In 1986, as I was sort of going into a post-punk Hanoi Rocks stage, I found myself years away from being in a punk band. Cold War, my old band, died back in 1983, maybe earlier, and after I graduated, in 1984, I lost touch with the other members of the band.
So, like I was saying, back in 1986, there was a band playing around Los Angeles that was packing huge crowds, called Voyeur. I was at a party, and a couple of girls came up to me and started asking me about the bands I was into, so I rattled off bands like ‘Bad Religion, TSOL and I just saw Cherry Bombz.’ They stared for a minute and said they had never heard of any of them, but I should check out this band called Voyeur. They packed every club they played. I said ‘sure, I’d check them out.’ As it turned out they were playing the Country Club in Reseda that next Friday, I went with my friend Chris who lived around the block from me.
We parked in the back of the club in front of the Chinese restaurant The Great Wall paid $7.00 and walked in. A couple of cheesy glam bands went on first, then the whole place starts moving towards the stage, it was about 70% women, which was a huge difference from the punk shows I was used to.
The band had cool songs like Kiss prior to 1976, and the stage presence of the 1970’s Van Halen. The singer, Paul Lancia had a vocal range similar to Steve Perry of Journey. The rest of the band had glam-trash names like Michael Hunt and had a cool ‘don’t give a crap’ attitude. Anyway, once you went to one show, the chicks in the parking lot would tell you to come to the next show and want your phone number to call and remind you. It became a traveling party.
So, over the next six months, I went to, at least, 8 of their shows. They were good and fun. Then one night, as I was leaving a show at the Troubadour, Paul (the singer) pulls me aside and gives me his phone number; he tells me he lives in Tarzana, to come on over the next week. So, I called him and headed on over. It was weird to be going to his place because unlike the punk scene, I had never hung out with Paul or saw him anywhere. So, Paul wasn’t a regular dude, he was a rock star who wanted to hang out. Weird. I knock, Paul opens up, and as I walk in there is a really big guy about 200 – 250 lbs sitting at the kitchen table, staring at the wall, I reached out to shake his hand and say, “How are you doing?” But he doesn’t break his stare with the wall. Paul shook his head and said this was his uncle. Like that explained anything. We go into the living room, and Paul hands me a tape of Voyeur’s last show, he had it recorded off of the soundboard. I said, “Thanks,” and then he shows me a flyer of a group called Circus. I said, “Cool,” but I didn’t know what the flyer was for. He said in a very serious tone, this is my new group. I was surprised; Voyeur seemed to be going well. Anyway, Paul had secretly split from Voyeur; Circus was made up of Paul on vocals, Billy D’Vette on guitar, a guy named Dino on bass and I don’t remember the drummer’s name. Paul played me, the Circus demo, and they sounded very polished, not as party-trash sounding as Voyeur.
The guy who ran the Country Club was going to manage Circus and promised them a tour of Japan. Paul couldn’t say no. We rapped a bit more about what bands these guys came from, Bill D’Vette had his own band previously called . . . . wait for it, D’Vette, Dino had jammed with my friend Chris’ old band Harlot, on and on like this for about a half an hour. Then Paul asked, “You sing, right?” I said, “It was closer to screaming.” Paul then told me “You should audition for Voyeur.” I said “Really?” He said, “Yeah, I’ll have the guitarist from Voyeur call you.”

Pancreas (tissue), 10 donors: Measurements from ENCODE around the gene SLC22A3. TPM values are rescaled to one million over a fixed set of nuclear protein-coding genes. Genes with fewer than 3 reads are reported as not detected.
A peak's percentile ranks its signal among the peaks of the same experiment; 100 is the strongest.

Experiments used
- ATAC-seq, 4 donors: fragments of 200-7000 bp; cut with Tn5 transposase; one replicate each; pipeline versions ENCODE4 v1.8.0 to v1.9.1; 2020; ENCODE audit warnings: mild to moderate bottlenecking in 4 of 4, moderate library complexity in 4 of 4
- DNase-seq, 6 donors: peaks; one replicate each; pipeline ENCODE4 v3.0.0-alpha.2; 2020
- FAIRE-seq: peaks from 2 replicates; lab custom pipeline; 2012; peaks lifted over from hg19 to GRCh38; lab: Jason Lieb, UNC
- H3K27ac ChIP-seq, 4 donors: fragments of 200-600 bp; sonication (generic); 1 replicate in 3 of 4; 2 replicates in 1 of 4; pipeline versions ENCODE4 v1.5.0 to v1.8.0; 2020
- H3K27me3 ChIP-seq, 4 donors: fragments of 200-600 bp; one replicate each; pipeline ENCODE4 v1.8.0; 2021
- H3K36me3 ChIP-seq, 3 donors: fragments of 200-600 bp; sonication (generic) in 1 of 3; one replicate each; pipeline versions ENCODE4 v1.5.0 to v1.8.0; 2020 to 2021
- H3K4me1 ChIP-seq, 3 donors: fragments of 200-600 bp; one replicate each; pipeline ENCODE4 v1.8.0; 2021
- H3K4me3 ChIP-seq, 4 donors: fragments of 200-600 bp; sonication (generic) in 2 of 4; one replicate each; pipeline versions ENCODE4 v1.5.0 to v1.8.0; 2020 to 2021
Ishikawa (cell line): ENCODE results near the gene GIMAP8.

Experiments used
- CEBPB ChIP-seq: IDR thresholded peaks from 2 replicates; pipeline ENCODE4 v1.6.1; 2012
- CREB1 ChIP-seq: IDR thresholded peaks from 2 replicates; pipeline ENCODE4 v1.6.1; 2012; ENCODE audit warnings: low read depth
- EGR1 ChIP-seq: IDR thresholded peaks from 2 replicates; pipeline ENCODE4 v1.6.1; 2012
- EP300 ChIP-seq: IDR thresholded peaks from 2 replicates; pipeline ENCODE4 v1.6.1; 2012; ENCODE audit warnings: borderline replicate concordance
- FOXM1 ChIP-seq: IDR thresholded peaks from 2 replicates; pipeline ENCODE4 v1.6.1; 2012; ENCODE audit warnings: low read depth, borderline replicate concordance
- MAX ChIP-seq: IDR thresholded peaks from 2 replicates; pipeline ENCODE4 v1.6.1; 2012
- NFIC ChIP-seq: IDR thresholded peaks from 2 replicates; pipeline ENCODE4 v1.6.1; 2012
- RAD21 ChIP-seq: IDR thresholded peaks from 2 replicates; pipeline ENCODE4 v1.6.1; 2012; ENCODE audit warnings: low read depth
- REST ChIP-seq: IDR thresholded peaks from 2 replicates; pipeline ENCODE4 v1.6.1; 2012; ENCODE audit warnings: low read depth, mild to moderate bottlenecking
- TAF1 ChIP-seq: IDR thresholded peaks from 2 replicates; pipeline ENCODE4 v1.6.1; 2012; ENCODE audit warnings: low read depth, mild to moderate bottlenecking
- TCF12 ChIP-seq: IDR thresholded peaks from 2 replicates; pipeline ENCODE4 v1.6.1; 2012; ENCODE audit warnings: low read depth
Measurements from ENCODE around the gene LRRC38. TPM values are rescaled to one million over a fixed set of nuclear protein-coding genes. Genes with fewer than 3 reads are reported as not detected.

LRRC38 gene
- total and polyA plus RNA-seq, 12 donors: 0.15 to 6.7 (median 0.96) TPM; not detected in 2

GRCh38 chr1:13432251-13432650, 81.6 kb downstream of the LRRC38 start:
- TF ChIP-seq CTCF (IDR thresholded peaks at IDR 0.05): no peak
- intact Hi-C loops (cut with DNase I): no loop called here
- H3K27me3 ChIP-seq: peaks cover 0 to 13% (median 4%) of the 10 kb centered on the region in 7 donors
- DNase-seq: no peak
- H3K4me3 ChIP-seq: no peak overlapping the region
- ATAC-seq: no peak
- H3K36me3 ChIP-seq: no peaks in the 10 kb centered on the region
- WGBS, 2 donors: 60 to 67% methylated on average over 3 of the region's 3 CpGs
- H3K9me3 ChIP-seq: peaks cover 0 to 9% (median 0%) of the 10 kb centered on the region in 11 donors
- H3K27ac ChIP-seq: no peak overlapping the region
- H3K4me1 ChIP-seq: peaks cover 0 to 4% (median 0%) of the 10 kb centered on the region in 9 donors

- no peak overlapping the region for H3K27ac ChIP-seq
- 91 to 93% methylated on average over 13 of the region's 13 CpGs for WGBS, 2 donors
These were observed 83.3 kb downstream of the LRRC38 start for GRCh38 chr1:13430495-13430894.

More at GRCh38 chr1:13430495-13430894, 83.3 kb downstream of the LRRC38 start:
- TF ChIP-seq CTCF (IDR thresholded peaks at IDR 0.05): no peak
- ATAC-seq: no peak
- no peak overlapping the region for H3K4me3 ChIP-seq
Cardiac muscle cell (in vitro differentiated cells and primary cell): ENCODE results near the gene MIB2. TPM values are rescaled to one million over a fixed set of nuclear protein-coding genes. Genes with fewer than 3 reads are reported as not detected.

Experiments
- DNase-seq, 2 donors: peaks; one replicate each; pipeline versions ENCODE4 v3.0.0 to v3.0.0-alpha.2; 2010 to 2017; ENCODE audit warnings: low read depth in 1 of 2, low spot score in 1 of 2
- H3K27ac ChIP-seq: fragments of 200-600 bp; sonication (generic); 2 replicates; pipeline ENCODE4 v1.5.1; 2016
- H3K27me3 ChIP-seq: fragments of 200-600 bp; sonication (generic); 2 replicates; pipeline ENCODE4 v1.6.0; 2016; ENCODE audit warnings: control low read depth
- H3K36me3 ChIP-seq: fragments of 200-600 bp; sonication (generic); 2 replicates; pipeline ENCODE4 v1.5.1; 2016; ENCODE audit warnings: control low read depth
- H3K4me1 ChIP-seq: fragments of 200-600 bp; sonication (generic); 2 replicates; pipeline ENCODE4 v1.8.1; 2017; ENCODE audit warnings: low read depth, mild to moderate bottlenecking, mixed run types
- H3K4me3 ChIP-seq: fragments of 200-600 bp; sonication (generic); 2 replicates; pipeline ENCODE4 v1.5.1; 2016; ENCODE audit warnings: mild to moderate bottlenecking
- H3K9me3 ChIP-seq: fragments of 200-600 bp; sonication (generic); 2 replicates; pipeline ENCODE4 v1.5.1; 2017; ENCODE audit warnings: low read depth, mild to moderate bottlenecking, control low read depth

A day or so later Billy the guitarist from Voyeur (not D’Vette from Circus) calls me at home, and says “Paul recommended you for the band; I’d like to come by and audition you.” I said, “Great, come on by.” Gave him directions from his place in Van Nuys, to mine in Reseda.
Billy comes to the door, about 5 to 6 inches taller than me, (4 inches of it was the hair), with his acoustic guitar, and lyric sheets, and the original Voyeur demo tape. I look over the lyrics, and we listen to the demo, and he tells me “Make sure you use vibrato on this verse.” To this, I stare as blankly as Paul’s uncle. I had never heard the word vibrato in my life; I had never had any sort of vocal training or singing classes. I sang punk, no skill used – just raw energy, I pushed my voice through each song with youthful energy.
So, Billy, and I start running through the set of songs he had chosen, and each second I see his expression go from smiling to, almost horror. And I hear my voice crack, and turn into a shriek. Finally, Billy picks up his stuff and says thanks. I couldn’t say anything other than “Sorry.”
Looking back at it now, it would’ve been like George Thorogood auditioning for Rush. That night as I walked Billy to the door, I saw my mom and brother sitting on the couch; they both gave me that look, the look you give retarded kids when they appear in school plays or student presentations. The “poor thing” look.
I find out later, when I was in the middle of my audition, my brother came home from work and heard me “singing” and asked my mom “What’s wrong with Mike?” Seems he thought I was either crying or having some type of emotional breakdown. I was really freaking awful. I have never attempted to sing again, except for my children. My daughter loved my singing until she turned about 5, then she’d make faces, then I stopped, my son, Lucas, when he was three, loved my singing. What a great kid.
– Last One To Die, 2011